No kidding. Two long ages go by without any mention of Hobbits. If they developed from the family tree of Men, we’re not privy to the specifics. In this way they may be like the Woses, the Wild Men of the Woods, who are certainly human but time or happenstance have given them different physical characteristics. Anyway, it’s not until the year 1050 of the Third Age—note, well after Sauron’s loss of the One Ring—that anyone even wrote an account of the Hobbits’ existence, though Elves, Men, and Dwarves each kept track of their own triumphs and disasters.
And even then, it was only upon the coming of the some Hobbits into Eriador that some noticed and thought to put pen to paper. These were their Wandering Days, their slow migration from the “upper vales of the Anduin, between the eaves of Greenwood the Great and the Misty Mountains.” There were the three basic branches of Hobbit-kind: the river-loving Stoors, the artsy and Elf-friendly Fallohides, and the hill-dwelling Harfoots. Interestingly, we’re told that it was due to the increase in the numbers of Men near them “and of a shadow that fell on the forest” (i.e. Sauron as the Necromancer settling into Dol Guldur) that prompted them to migrate westward.
The agrarian Hobbits eventually settled in some little-used lands in the wide Dúnedain kingdom of Arthedain. In the wars against Angmar and its ruler, the freakin’ Witch-king himself, we’re told that Hobbits contributed some archers once, “or so they maintained, though no tales of Men record it.” So they were there for a thousand years, minding their own business and never doing anything unexpected. Yet when old Witchy and his eight fellow riders go hunting for someone called “Baggins” in a placed called “the Shire,” well, it takes them a while. They’ve never heard of the place. They had to ask around, after all. Nevermind the fact that they once terrorized Eriador and ran roughshod over folks in the region for their boss.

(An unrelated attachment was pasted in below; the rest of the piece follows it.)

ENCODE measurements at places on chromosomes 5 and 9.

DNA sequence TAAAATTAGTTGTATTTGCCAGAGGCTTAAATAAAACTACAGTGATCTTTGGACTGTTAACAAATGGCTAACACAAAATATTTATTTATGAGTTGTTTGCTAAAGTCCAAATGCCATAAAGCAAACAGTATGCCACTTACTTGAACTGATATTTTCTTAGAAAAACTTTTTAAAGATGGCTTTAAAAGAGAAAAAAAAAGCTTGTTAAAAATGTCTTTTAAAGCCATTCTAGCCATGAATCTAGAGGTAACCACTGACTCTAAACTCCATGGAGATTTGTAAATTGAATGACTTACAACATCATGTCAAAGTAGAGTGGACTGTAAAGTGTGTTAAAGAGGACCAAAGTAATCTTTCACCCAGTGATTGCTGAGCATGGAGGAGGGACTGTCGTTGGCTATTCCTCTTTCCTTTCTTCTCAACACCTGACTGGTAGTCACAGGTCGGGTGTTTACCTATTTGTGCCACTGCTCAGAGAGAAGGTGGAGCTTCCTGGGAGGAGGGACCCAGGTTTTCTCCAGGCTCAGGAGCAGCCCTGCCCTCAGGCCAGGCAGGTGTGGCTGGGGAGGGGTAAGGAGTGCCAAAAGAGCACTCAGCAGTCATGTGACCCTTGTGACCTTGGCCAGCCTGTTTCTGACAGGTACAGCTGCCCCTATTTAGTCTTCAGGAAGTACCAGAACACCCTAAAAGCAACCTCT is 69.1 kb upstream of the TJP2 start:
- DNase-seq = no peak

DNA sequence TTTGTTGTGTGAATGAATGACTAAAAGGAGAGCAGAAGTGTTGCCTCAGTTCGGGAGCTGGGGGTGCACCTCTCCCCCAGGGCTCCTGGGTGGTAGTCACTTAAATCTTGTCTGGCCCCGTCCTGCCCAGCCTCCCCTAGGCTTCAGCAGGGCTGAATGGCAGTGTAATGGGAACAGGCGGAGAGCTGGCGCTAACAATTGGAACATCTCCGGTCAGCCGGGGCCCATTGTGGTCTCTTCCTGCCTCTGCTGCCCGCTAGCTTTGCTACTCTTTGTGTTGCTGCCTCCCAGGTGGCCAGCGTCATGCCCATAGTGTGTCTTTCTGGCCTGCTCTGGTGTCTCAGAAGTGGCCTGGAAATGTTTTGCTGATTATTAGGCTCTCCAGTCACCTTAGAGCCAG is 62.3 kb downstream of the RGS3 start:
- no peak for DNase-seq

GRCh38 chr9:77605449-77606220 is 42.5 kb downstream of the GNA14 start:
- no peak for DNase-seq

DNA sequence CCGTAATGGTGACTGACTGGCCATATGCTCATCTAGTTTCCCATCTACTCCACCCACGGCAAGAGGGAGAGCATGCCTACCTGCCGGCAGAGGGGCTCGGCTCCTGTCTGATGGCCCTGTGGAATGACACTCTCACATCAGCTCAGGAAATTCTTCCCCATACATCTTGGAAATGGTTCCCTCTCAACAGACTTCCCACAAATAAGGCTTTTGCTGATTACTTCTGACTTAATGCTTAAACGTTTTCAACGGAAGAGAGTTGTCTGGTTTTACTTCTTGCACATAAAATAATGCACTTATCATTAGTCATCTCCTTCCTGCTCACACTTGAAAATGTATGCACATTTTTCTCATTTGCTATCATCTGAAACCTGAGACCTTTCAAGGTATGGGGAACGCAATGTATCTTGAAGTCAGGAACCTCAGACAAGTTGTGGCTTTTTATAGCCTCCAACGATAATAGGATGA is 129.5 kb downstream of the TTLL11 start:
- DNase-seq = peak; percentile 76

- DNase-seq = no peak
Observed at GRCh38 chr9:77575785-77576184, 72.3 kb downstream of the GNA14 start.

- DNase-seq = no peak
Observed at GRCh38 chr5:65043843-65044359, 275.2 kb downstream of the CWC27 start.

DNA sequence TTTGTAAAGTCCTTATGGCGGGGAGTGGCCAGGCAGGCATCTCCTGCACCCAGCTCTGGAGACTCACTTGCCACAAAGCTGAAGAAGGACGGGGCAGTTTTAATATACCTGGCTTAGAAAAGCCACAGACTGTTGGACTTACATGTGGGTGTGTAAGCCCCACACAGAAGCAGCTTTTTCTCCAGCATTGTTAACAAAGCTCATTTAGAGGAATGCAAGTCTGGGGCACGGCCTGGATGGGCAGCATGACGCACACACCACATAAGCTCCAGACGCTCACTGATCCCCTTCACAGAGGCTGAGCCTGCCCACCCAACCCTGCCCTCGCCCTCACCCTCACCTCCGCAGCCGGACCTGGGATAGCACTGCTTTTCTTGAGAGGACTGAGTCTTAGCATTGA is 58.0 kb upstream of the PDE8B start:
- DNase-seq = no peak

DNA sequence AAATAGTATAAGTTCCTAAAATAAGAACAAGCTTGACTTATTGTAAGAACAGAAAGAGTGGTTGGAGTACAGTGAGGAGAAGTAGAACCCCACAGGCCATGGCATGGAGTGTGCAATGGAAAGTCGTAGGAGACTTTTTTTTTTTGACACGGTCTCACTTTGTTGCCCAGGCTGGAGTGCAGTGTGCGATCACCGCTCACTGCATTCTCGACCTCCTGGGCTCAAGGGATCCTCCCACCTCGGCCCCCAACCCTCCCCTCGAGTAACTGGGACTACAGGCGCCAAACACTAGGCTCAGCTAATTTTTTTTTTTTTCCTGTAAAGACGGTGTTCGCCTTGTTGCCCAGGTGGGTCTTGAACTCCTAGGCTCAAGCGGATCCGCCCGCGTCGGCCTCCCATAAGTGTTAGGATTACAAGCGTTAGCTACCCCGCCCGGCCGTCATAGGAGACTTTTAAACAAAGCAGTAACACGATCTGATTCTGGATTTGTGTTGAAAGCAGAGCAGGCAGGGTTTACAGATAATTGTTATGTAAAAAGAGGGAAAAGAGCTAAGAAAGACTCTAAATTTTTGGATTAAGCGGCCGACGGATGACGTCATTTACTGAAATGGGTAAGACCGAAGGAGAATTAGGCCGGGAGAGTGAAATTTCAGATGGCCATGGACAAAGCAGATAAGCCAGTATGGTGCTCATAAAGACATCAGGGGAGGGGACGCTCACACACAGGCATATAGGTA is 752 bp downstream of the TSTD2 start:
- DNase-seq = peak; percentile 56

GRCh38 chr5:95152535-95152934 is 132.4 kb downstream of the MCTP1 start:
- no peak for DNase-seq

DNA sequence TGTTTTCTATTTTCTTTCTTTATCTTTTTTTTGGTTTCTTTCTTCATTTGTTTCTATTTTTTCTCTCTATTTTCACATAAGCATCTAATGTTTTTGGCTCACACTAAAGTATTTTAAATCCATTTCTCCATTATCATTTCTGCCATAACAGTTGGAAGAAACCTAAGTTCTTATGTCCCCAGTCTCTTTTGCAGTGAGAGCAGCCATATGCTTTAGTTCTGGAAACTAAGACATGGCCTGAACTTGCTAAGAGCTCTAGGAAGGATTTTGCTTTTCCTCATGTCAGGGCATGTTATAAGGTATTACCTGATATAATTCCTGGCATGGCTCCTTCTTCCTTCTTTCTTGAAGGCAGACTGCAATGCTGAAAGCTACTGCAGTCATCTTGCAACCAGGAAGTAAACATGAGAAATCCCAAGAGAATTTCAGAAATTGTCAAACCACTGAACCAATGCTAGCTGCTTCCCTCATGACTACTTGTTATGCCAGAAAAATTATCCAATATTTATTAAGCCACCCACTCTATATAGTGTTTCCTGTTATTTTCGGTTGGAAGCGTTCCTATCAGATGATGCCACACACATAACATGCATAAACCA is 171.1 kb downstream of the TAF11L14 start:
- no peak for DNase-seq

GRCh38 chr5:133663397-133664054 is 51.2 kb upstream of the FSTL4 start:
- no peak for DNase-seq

So yeah, without even trying, Hobbits keep a low profile.
And when they actually try to stay hidden, they do a pretty good job of it. Bilbo might have famously botched his first burglar job, but that’s what being 1st level is like for any adventurer. He got better. And of course, the magic item he pocketed later helped in the stealth department. But Hobbits are naturally unobtrusive. Inconspicuous.
They possess from the first the art of disappearing swiftly and silently, when large folk whom they do not wish to meet come blundering by; and this art they have developed until to Men it may seem magical.
Almost as if by design, or by chance—if chance you call it. But it’s also a social trait, at least outside of the Shire and Bree-land where Hobbits are little more than a rumor. Denethor is amused by Pippin in Minas Tirith, but is hardly impressed. Théoden is genuinely appreciative of Merry but dismisses the idea of him riding to war.
‘And in such a battle as we think to make on the fields of Gondor what would you do, Master Meriadoc, sword-thain though you be, and greater of heart than of stature?’